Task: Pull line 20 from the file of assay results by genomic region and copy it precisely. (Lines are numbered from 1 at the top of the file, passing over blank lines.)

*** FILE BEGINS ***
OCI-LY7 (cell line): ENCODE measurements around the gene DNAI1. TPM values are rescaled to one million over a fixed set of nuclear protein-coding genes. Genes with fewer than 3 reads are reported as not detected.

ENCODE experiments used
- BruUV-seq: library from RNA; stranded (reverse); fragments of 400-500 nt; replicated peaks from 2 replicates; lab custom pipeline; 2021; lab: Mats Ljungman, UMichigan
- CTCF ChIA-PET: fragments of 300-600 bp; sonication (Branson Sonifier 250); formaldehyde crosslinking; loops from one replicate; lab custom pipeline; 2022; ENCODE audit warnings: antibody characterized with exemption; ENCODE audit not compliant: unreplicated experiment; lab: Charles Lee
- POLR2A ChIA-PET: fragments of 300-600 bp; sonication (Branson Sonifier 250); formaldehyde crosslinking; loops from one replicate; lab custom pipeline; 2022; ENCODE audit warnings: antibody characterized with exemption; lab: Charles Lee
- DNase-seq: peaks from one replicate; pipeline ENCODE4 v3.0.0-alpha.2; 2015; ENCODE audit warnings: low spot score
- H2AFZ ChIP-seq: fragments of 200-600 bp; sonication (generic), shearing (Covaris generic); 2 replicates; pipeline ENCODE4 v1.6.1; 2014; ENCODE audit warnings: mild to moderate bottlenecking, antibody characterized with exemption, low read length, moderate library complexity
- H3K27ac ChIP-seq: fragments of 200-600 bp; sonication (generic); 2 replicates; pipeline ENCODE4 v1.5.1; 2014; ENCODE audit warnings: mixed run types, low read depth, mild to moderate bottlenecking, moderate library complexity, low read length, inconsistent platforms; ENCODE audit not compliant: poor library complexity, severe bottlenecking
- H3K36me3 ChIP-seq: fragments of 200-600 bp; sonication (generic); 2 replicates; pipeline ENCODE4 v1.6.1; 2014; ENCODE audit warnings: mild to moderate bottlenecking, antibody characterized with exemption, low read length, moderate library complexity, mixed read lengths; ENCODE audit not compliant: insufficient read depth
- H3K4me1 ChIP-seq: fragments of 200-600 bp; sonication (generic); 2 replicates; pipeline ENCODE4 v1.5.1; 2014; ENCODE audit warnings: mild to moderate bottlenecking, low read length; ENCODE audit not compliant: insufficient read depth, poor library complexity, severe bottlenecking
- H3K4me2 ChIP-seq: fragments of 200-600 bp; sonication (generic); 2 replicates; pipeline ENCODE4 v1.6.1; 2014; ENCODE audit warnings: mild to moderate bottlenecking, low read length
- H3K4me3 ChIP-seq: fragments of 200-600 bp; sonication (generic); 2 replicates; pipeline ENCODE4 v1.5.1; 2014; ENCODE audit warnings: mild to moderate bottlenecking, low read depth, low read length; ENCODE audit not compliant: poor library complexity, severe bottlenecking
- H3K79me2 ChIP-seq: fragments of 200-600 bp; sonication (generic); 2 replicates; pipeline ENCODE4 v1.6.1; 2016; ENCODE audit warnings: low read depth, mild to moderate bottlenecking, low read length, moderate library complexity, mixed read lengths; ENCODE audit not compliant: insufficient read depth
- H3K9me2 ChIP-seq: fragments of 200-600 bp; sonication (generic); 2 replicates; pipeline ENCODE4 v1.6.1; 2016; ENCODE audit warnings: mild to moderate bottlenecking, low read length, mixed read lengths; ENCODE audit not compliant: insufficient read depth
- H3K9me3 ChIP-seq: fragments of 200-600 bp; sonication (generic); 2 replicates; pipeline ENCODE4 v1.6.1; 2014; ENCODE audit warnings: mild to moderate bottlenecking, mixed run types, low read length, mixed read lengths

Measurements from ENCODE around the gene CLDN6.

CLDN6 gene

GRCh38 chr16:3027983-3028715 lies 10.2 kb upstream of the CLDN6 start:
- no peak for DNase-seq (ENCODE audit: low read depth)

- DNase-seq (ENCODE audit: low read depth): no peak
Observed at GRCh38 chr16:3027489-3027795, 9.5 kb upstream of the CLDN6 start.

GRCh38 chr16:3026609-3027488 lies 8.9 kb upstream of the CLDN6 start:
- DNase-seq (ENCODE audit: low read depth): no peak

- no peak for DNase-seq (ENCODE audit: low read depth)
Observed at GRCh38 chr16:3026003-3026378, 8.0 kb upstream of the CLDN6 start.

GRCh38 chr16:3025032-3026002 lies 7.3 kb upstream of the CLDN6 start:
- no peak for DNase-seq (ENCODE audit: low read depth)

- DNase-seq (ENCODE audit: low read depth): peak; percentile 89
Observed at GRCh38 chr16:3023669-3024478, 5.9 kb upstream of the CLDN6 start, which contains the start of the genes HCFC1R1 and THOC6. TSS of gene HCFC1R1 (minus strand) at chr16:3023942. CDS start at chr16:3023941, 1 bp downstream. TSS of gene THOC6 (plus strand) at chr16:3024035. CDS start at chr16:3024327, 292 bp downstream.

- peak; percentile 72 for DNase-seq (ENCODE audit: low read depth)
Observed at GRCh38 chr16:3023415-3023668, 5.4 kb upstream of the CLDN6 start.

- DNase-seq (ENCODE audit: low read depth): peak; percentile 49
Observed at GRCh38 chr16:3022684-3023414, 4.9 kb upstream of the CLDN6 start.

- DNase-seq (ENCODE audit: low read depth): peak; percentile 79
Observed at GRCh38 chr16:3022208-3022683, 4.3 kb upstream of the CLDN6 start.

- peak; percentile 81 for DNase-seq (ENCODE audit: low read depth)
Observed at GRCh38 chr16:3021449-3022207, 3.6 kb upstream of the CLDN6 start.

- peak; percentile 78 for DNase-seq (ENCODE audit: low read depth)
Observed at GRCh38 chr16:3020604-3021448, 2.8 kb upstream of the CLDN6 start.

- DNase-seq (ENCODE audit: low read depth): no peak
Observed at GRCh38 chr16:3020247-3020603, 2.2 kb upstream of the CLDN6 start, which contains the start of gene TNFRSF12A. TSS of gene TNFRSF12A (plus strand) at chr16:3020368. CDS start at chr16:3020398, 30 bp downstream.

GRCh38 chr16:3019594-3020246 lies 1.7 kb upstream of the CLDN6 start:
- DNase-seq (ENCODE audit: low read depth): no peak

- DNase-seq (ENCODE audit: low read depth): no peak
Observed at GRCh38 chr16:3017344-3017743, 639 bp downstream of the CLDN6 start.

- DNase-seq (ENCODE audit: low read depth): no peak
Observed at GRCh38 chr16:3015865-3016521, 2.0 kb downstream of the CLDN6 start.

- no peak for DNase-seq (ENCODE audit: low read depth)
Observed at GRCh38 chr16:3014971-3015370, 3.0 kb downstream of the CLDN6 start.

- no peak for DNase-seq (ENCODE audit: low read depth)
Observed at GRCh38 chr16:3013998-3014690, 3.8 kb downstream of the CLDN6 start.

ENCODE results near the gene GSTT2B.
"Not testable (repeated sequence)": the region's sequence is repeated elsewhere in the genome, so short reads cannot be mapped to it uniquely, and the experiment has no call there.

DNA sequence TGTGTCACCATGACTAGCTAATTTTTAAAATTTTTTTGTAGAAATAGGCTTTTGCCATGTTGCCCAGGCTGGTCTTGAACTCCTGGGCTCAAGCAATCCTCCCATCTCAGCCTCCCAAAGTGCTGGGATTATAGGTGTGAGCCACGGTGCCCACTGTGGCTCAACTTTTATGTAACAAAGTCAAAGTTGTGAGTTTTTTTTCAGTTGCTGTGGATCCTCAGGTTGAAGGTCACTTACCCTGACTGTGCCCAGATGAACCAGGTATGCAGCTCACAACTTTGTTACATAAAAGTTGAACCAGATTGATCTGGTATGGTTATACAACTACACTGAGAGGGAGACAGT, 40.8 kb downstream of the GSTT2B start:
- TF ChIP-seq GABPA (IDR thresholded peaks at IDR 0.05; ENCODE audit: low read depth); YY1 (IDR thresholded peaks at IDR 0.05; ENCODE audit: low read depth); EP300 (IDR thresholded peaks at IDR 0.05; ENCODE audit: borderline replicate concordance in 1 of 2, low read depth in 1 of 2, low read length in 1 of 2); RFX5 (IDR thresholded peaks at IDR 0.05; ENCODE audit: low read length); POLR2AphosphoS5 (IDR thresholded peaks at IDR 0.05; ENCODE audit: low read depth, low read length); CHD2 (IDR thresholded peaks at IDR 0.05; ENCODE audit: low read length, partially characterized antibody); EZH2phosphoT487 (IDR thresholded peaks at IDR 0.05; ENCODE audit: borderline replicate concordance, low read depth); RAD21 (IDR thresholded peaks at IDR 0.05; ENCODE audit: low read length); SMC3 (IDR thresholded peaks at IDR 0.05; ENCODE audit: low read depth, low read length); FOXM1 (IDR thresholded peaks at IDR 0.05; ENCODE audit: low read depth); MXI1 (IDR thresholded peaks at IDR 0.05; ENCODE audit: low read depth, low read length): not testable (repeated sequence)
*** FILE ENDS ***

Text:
- DNase-seq (ENCODE audit: low read depth): no peak